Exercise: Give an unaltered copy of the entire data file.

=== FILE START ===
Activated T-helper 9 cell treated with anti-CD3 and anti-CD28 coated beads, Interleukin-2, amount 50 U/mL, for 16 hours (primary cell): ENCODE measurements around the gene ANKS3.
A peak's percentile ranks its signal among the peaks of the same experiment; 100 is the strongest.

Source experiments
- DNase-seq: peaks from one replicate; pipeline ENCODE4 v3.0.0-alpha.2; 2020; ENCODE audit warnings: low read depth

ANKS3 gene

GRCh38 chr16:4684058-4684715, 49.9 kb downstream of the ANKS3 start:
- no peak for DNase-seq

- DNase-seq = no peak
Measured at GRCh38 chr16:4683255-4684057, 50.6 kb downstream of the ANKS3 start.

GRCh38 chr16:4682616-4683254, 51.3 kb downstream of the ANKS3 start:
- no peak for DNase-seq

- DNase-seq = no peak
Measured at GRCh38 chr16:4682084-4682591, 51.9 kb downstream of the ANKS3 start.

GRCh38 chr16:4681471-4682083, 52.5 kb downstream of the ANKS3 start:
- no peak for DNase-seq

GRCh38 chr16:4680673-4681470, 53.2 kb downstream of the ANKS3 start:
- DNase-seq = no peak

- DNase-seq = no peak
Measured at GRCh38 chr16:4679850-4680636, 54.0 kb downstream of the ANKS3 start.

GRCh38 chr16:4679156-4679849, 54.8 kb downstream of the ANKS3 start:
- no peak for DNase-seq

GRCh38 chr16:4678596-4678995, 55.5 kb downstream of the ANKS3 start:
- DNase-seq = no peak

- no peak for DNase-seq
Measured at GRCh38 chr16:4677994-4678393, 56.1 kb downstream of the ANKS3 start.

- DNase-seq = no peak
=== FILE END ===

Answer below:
Activated T-helper 9 cell treated with anti-CD3 and anti-CD28 coated beads, Interleukin-2, amount 50 U/mL, for 16 hours (primary cell): ENCODE measurements around the gene ANKS3.
A peak's percentile ranks its signal among the peaks of the same experiment; 100 is the strongest.

Source experiments
- DNase-seq: peaks from one replicate; pipeline ENCODE4 v3.0.0-alpha.2; 2020; ENCODE audit warnings: low read depth

ANKS3 gene

GRCh38 chr16:4684058-4684715, 49.9 kb downstream of the ANKS3 start:
- no peak for DNase-seq

- DNase-seq = no peak
Measured at GRCh38 chr16:4683255-4684057, 50.6 kb downstream of the ANKS3 start.

GRCh38 chr16:4682616-4683254, 51.3 kb downstream of the ANKS3 start:
- no peak for DNase-seq

- DNase-seq = no peak
Measured at GRCh38 chr16:4682084-4682591, 51.9 kb downstream of the ANKS3 start.

GRCh38 chr16:4681471-4682083, 52.5 kb downstream of the ANKS3 start:
- no peak for DNase-seq

GRCh38 chr16:4680673-4681470, 53.2 kb downstream of the ANKS3 start:
- DNase-seq = no peak

- DNase-seq = no peak
Measured at GRCh38 chr16:4679850-4680636, 54.0 kb downstream of the ANKS3 start.

GRCh38 chr16:4679156-4679849, 54.8 kb downstream of the ANKS3 start:
- no peak for DNase-seq

GRCh38 chr16:4678596-4678995, 55.5 kb downstream of the ANKS3 start:
- DNase-seq = no peak

- no peak for DNase-seq
Measured at GRCh38 chr16:4677994-4678393, 56.1 kb downstream of the ANKS3 start.

- DNase-seq = no peak